Why I don’t remember my Aunt Letty by E F Fluff

E F Fluff, Fiction, International Noir, Non-fiction, Punk Noir Magazine, Short Stories

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I was seven or eight when my parent told me I was adopted.

It happened over dinner.


Flippant, I was initially too worried whether there would be enough gravy for me to make my potato swamp. It wasn’t a big deal – I think I’d always known – like I’d always known I was a girl. The conversation over dinner was just a gentle confirmation of what I’d always known. Initially, it just didn’t seem to matter, I had parents a family who loved me, a little over protective maybe, but a family.

I played piano, danced and sang. I enjoyed my childhood. My father used to sing Leadbelly songs to me in English in Polish. He had a very deep voice and though he didn’t always remember the words, he would always come up with good ones as he went along.


I was sixteen when I realized my father didn’t know all the real lyrics to Leadbelly songs he’d sing.

I had started to drink in the city; the bars I went to were drenched in sea shanties and the blues. It never bothered me; I think perhaps his lyrics with chorus were better.


My parents had moved to Canada by Sweden back in 1973. It was perhaps easier for them as both my father and mother had family there from before the war. A bit older maybe and unable to have children they adopted me in 1985.


I don’t think I gave it, or them or her much thought until I was fourteen or fifteen. Passing wonders, worries – the sort you get. If they’re okay – if they know I’m okay. Why…

That type of thing.


My Amother, not my Bmother, had a sister called Letty. It was short for Letitia and had been the name of her mother’s best friend before the war. My mother and her sister were close; they knew each other like bald horses, as you might say,


I don’t remember my Aunt Letty.

I have tried.

The memories feel as if they are there.

They just won’t come.


My mother would always remark, “You banged your head a lot when you were little.” As if that was it.


It is one of those things – you say “I can’t quite describe it” before you try and describe it. When written it infuriates people, when spoken it confuses and sits like a road mark that you will talk for a long time and probably about the same thing but different but same.


Maybe you have that too. Memories that sit like they are behind a garden wall in your mind – perhaps with some degree of fog – you are aware they are there. But you cannot reach them. Occasionally, your brain your memory echoes with the hints of what is there. Partially remembered sounds and the recognition of scents that when followed the mnemonic path lead only to…blank.

A heavy frowned frontal lobe – a sort of frustrated congestion.


My mother would tell me stories about my Aunt Letty. Sometimes my father would join in. But it was mostly my mother was always telling me stories about Letty. It was as if she was still a member of the family that’d gone on holiday and we could expect her back any minute now. Smiling, laughing, with new stories and presents for everybody.


Some of the stories would be about their time as bald horses. From the little mischief as children to teenage trouble. She’d tell me what horrors they were – the intricate ways they would make to steal – mostly food I think and mostly from their grandmother and relatives – people in their block of flats.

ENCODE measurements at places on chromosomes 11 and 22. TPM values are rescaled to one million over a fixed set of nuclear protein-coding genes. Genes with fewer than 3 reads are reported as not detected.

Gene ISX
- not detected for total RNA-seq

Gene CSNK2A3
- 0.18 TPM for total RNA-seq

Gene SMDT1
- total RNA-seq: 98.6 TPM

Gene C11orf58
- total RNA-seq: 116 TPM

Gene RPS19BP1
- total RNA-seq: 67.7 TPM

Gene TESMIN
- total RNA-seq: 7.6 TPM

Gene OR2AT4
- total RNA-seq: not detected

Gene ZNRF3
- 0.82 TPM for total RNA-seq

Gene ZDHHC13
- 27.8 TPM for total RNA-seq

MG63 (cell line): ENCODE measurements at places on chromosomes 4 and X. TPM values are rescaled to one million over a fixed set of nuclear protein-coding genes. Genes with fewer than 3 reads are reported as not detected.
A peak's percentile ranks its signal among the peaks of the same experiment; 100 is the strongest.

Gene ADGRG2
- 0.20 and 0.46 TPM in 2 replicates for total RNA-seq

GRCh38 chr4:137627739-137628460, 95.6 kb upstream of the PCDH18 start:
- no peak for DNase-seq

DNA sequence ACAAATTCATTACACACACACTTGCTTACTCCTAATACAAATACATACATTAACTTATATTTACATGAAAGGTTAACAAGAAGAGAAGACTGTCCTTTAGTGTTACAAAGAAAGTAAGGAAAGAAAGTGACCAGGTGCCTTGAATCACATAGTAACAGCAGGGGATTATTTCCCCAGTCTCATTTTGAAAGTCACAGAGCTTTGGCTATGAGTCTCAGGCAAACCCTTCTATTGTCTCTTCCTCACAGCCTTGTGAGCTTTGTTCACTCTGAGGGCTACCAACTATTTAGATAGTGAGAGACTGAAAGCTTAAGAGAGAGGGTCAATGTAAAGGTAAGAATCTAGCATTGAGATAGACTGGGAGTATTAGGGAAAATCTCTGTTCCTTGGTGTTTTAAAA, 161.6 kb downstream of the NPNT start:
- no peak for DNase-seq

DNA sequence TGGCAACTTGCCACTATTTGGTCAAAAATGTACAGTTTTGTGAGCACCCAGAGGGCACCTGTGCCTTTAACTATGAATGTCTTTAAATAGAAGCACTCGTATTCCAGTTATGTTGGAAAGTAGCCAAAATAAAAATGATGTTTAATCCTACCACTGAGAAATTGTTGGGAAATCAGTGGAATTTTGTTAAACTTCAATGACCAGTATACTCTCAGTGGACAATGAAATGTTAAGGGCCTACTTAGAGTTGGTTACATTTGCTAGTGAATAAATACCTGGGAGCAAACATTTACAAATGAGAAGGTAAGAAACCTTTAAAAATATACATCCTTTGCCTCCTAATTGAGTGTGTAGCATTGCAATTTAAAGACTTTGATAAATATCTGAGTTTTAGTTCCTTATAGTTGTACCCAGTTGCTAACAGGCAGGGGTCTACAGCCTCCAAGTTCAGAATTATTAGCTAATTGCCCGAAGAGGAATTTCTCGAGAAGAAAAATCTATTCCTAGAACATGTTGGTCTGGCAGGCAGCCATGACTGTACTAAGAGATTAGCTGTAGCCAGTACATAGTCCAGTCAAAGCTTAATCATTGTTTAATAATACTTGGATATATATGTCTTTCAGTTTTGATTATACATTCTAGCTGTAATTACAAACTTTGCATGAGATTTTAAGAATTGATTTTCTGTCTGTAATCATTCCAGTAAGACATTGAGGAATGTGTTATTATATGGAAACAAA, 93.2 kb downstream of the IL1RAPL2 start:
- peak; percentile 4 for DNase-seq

Mushrooms were often the subject – often my mother would say,

“If you ask – if I have memory of my youth – I tell you, mushrooms. I remember mushrooms. Picking mushrooms, preparing mushrooms, eating mushrooms. My father was a park ranger and between him and my mother, they knew everything you could eat in the forest and the field. My favourite was mushrooms.”


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When I was younger it would really upset me that I couldn’t remember my Aunt Letty and I would ask my mother if she was sure I really met Letty, if she was not confusing people and things. She would always reassure me, yes, yes we’d met. Letty knew me, loved me, I’d just bumped my head a lot when I was small.


Perhaps it was their age – but as I got older my parents grew very protective and very controlling. I think, maybe they were too old to have a child. They loved me, but sometimes, I don’t know. I find it very difficult to see them and now stay as far from them now as I can. My father lapses through worry and control of me and my situation to being depressed – it is a hard wall depression – I think just, that of age. Sometimes he tries not to be, but still is, sometimes he is and I try to lift him from it. Rarely – he just isn’t.


Letty used to wear trousers; Letty had a tape of a tape of a tape of ‘After the Gold Rush’ that a cousin had smuggled her. Her favourite song was ‘Southern Man’ but she and my mother sang ‘After the Gold Rush’ best. And once at Christmas while preparing the twelve dishes they made their uncles cry and they didn’t even know – they were just singing and cooking.

It is funny, because as my mother would tell, their uncles barely spoke two words of English between the four of them.


When I was very young, Letty used to pick me up and swirl and spin, singing ‘Southern Man’ to me. They tell me I used to laugh so hard sometimes I’d get sick and start crying and keep laughing. Though I don’t remember – I like to look at her picture now and imagine. I don’t think I’ve ever laughed so much since and I often don’t think it’s fair that I can’t remember something so happy. But, my mother tells me I knocked my head too much, makes sense.


When I think about it, I’m not sure I want my own children. I love teaching them, I just don’t know if I want my own. I am terrified of getting pregnant. I used to be scared of a lot of things – I spent a lot of time on my own. I think it comes from my parents. They were so controlling, so protective – I think it made me scared.